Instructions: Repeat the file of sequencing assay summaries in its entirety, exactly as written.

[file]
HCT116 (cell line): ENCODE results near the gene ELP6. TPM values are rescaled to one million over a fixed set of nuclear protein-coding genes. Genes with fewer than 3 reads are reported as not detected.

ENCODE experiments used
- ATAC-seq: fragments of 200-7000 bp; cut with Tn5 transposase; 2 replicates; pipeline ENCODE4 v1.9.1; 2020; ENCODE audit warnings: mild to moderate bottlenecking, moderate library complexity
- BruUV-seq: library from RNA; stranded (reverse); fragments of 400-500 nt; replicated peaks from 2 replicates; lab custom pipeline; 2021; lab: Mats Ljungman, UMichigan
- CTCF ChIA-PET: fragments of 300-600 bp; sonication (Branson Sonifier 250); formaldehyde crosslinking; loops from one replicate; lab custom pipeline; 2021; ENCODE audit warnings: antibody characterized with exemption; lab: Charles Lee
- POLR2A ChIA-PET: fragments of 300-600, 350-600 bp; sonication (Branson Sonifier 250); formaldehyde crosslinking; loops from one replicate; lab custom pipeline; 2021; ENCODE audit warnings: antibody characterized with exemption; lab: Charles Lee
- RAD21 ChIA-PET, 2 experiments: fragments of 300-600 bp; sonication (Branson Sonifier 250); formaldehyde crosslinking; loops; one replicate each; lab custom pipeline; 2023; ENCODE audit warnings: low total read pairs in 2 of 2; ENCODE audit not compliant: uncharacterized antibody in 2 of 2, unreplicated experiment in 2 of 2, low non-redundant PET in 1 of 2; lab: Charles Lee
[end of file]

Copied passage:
HCT116 (cell line): ENCODE results near the gene ELP6. TPM values are rescaled to one million over a fixed set of nuclear protein-coding genes. Genes with fewer than 3 reads are reported as not detected.

ENCODE experiments used
- ATAC-seq: fragments of 200-7000 bp; cut with Tn5 transposase; 2 replicates; pipeline ENCODE4 v1.9.1; 2020; ENCODE audit warnings: mild to moderate bottlenecking, moderate library complexity
- BruUV-seq: library from RNA; stranded (reverse); fragments of 400-500 nt; replicated peaks from 2 replicates; lab custom pipeline; 2021; lab: Mats Ljungman, UMichigan
- CTCF ChIA-PET: fragments of 300-600 bp; sonication (Branson Sonifier 250); formaldehyde crosslinking; loops from one replicate; lab custom pipeline; 2021; ENCODE audit warnings: antibody characterized with exemption; lab: Charles Lee
- POLR2A ChIA-PET: fragments of 300-600, 350-600 bp; sonication (Branson Sonifier 250); formaldehyde crosslinking; loops from one replicate; lab custom pipeline; 2021; ENCODE audit warnings: antibody characterized with exemption; lab: Charles Lee
- RAD21 ChIA-PET, 2 experiments: fragments of 300-600 bp; sonication (Branson Sonifier 250); formaldehyde crosslinking; loops; one replicate each; lab custom pipeline; 2023; ENCODE audit warnings: low total read pairs in 2 of 2; ENCODE audit not compliant: uncharacterized antibody in 2 of 2, unreplicated experiment in 2 of 2, low non-redundant PET in 1 of 2; lab: Charles Lee